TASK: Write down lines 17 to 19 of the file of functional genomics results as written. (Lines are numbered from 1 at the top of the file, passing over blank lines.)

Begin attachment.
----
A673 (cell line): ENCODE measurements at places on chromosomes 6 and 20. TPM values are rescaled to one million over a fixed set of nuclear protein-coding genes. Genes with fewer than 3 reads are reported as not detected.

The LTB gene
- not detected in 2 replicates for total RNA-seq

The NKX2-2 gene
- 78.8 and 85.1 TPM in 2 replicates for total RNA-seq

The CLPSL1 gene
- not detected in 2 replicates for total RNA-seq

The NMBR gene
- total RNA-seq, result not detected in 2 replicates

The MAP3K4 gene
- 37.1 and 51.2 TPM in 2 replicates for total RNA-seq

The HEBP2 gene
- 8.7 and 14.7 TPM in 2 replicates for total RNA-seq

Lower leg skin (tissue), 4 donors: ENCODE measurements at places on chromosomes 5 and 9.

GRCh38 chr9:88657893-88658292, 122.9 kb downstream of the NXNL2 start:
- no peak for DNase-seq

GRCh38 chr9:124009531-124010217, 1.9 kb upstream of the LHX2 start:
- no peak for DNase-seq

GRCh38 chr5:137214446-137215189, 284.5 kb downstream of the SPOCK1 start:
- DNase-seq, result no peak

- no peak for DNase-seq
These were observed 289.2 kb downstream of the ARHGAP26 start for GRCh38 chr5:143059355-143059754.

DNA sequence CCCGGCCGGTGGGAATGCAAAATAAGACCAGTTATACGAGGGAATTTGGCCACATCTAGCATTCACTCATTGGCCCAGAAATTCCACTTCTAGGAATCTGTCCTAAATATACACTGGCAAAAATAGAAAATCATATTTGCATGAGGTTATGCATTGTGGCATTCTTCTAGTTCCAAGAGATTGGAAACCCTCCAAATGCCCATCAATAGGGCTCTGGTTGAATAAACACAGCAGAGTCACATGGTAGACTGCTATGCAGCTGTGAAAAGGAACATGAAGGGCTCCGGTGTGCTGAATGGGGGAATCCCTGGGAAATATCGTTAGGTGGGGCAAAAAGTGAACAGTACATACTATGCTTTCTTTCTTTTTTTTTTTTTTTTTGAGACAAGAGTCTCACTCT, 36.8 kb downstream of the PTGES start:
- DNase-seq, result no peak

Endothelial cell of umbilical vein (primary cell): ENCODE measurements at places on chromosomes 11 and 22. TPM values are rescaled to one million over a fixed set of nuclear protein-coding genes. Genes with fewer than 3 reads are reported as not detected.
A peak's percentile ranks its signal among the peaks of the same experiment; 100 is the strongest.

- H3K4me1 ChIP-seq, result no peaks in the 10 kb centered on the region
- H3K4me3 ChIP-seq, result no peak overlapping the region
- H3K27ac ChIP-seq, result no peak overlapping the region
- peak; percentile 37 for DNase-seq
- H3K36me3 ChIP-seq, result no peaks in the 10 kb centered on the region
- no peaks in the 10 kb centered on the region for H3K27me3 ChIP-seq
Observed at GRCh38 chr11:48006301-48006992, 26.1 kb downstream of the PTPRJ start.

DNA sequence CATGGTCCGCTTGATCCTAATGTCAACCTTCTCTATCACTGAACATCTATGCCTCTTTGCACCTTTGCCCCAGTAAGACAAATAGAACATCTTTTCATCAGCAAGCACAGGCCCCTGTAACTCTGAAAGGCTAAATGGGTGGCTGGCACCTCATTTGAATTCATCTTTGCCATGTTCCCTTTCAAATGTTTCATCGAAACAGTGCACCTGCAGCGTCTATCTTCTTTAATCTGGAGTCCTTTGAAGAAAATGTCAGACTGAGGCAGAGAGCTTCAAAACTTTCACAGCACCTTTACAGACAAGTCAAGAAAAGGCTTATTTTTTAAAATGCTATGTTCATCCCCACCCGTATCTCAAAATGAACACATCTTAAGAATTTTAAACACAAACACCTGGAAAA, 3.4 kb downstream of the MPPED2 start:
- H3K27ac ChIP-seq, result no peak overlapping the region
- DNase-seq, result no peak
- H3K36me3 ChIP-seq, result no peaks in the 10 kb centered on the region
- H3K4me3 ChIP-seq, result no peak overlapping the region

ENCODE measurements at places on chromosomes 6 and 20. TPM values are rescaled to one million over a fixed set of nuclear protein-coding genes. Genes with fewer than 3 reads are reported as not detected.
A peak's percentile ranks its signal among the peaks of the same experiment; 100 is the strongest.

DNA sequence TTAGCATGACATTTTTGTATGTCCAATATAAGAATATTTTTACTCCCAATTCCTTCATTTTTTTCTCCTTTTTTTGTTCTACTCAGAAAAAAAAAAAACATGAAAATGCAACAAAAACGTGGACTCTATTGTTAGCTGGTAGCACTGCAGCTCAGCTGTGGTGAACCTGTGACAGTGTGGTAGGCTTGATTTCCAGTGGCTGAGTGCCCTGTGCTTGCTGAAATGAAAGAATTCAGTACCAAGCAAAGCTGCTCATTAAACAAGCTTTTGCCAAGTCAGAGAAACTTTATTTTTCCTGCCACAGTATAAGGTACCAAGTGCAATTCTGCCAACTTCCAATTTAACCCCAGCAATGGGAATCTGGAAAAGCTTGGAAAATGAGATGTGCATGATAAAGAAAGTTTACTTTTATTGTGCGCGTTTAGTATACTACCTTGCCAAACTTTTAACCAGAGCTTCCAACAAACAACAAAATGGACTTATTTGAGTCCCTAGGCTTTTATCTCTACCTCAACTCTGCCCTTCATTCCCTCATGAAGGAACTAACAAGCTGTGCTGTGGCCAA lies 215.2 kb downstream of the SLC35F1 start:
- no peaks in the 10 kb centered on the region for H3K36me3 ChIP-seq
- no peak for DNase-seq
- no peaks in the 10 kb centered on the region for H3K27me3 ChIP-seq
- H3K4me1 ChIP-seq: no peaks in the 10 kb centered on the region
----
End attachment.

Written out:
GRCh38 chr9:124009531-124010217, 1.9 kb upstream of the LHX2 start:
- no peak for DNase-seq

GRCh38 chr5:137214446-137215189, 284.5 kb downstream of the SPOCK1 start: